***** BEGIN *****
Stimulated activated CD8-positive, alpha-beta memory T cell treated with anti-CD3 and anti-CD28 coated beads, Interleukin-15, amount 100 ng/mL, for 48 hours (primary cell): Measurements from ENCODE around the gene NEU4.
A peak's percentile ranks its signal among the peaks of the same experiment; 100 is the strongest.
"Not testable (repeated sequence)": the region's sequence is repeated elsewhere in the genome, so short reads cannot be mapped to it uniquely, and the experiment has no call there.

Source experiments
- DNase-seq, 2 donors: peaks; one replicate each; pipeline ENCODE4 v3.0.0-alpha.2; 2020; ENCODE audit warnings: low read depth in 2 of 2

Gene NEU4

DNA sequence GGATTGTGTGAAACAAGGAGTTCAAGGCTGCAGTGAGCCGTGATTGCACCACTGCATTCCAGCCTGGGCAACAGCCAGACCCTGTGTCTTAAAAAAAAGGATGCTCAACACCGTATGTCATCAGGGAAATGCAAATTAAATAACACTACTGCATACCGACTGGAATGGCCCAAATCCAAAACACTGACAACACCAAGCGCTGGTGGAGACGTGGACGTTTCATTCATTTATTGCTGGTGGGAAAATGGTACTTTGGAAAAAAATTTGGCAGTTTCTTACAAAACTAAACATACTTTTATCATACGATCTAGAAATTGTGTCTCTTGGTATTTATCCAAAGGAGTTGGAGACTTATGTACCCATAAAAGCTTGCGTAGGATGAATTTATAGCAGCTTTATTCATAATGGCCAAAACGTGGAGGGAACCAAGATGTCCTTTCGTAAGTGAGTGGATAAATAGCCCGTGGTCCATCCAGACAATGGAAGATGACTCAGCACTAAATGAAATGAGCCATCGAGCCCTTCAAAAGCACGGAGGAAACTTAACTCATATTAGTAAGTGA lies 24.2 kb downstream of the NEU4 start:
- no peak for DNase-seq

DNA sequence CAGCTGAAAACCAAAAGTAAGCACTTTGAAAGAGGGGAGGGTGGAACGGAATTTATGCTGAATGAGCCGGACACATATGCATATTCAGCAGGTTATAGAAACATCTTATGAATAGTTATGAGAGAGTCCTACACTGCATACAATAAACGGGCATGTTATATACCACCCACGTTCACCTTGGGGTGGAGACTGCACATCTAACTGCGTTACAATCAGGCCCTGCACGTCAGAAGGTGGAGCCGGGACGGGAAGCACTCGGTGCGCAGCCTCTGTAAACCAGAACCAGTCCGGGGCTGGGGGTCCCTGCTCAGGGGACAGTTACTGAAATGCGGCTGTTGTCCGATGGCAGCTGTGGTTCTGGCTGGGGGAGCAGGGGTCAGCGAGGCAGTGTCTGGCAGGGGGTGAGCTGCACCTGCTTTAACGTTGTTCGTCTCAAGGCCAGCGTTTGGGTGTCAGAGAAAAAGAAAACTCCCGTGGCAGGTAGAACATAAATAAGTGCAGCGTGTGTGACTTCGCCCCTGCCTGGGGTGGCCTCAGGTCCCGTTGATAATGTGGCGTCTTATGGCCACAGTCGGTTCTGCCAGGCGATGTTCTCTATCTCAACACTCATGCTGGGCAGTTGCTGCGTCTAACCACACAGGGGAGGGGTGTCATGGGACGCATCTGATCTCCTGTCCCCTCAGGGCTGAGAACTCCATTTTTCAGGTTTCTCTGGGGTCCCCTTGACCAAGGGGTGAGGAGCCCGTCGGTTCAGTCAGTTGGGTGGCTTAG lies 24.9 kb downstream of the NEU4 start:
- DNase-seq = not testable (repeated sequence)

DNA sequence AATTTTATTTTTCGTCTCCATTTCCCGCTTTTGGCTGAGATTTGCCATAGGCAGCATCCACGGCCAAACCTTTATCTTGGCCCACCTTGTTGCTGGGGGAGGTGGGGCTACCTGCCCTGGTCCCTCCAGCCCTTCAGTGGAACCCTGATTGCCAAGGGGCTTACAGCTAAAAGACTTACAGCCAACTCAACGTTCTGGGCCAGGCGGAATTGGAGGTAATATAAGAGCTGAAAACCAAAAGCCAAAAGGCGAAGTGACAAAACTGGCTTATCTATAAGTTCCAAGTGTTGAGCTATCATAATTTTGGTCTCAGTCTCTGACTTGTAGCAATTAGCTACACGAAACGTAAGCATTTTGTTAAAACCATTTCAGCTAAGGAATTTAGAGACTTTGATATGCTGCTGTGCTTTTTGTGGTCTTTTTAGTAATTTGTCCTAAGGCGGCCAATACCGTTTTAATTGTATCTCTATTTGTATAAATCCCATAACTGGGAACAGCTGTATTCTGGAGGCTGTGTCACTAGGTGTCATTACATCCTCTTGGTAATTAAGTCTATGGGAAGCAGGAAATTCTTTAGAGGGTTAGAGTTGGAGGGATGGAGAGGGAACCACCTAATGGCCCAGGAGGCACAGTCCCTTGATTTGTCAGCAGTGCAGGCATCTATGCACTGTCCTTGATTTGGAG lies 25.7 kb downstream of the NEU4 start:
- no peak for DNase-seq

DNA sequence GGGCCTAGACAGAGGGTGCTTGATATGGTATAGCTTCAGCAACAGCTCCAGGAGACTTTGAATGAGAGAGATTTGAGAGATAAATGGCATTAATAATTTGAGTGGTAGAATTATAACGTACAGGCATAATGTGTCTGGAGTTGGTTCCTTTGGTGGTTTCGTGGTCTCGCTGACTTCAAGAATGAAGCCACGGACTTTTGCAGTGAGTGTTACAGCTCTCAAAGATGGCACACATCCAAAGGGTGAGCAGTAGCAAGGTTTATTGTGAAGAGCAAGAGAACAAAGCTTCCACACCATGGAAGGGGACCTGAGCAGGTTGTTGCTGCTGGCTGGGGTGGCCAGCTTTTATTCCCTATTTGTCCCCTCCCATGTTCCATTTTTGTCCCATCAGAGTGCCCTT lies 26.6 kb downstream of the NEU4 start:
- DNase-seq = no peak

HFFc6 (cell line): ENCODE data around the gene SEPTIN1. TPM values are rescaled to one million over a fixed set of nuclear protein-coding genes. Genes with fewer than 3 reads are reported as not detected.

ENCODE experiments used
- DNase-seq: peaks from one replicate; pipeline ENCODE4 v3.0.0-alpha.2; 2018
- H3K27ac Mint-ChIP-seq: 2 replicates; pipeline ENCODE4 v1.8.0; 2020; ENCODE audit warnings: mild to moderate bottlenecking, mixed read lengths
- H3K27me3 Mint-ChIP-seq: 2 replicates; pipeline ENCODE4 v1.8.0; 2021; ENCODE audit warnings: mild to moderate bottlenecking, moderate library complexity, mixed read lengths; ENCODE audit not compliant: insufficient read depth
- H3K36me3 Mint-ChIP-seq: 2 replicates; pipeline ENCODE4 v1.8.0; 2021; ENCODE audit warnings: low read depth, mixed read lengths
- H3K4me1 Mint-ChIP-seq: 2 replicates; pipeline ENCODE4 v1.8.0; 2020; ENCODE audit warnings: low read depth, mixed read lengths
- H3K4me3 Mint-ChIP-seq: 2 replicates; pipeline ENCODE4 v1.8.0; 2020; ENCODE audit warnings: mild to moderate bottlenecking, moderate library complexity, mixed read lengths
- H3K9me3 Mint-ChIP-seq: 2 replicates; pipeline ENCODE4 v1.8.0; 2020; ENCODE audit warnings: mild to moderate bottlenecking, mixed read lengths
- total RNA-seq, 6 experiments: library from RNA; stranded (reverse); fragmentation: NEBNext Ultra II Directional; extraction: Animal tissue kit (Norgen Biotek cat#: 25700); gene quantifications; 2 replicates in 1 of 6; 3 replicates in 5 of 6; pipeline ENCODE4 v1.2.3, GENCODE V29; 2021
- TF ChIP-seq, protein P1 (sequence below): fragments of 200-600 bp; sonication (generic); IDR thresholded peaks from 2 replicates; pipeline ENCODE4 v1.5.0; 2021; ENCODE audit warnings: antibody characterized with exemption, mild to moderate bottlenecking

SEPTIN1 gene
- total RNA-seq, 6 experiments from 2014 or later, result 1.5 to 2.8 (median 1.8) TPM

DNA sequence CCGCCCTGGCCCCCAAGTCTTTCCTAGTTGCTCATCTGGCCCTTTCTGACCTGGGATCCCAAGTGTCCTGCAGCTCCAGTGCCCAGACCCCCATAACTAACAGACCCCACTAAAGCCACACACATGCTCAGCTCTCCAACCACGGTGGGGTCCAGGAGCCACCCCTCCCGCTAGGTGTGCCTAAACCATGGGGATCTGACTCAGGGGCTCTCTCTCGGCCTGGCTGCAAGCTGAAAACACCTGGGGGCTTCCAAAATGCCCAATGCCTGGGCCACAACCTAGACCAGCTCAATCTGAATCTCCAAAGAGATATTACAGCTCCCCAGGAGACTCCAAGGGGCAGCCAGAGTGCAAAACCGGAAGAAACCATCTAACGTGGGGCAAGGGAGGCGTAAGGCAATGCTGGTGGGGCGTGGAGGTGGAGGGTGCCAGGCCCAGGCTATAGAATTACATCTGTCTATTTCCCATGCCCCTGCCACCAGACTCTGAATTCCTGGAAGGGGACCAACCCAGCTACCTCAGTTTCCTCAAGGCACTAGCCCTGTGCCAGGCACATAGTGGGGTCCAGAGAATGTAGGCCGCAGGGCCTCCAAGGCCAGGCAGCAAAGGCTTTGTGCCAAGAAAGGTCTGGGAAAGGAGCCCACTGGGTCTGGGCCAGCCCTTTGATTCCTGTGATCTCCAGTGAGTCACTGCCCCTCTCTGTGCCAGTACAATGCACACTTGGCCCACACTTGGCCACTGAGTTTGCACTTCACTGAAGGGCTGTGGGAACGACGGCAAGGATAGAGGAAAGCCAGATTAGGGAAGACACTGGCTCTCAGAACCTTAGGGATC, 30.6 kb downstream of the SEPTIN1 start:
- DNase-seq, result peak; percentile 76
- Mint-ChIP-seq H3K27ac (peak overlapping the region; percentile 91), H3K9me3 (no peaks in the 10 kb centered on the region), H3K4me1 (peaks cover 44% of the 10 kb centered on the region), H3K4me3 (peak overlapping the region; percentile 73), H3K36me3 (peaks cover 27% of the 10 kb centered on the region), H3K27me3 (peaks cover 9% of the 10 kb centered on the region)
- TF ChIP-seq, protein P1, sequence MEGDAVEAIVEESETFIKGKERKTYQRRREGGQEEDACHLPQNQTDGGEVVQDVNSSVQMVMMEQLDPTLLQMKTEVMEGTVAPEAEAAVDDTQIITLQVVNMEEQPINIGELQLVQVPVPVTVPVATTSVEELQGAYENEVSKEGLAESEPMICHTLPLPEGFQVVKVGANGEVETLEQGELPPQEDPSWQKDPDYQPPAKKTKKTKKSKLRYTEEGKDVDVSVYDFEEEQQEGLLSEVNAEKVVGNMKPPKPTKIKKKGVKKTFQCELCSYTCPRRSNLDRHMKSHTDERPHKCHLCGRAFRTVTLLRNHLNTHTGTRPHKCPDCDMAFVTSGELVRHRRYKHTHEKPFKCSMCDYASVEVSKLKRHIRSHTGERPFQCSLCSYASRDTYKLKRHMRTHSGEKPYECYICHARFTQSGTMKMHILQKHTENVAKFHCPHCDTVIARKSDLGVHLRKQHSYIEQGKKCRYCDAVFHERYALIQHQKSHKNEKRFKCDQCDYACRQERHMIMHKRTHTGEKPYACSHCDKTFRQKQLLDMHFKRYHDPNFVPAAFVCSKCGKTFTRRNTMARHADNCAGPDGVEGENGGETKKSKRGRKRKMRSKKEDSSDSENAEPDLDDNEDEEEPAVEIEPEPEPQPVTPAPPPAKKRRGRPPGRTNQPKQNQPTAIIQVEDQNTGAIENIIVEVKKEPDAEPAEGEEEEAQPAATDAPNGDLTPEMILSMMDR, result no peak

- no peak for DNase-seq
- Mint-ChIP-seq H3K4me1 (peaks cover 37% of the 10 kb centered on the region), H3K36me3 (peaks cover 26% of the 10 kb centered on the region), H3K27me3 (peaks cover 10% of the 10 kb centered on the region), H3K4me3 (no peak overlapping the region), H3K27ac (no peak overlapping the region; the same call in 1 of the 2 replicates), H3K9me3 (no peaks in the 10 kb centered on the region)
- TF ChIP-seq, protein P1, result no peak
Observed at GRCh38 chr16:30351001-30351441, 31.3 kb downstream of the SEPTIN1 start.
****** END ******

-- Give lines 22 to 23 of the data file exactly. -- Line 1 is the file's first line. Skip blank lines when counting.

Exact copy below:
- H3K4me3 Mint-ChIP-seq: 2 replicates; pipeline ENCODE4 v1.8.0; 2020; ENCODE audit warnings: mild to moderate bottlenecking, moderate library complexity, mixed read lengths
- H3K9me3 Mint-ChIP-seq: 2 replicates; pipeline ENCODE4 v1.8.0; 2020; ENCODE audit warnings: mild to moderate bottlenecking, mixed read lengths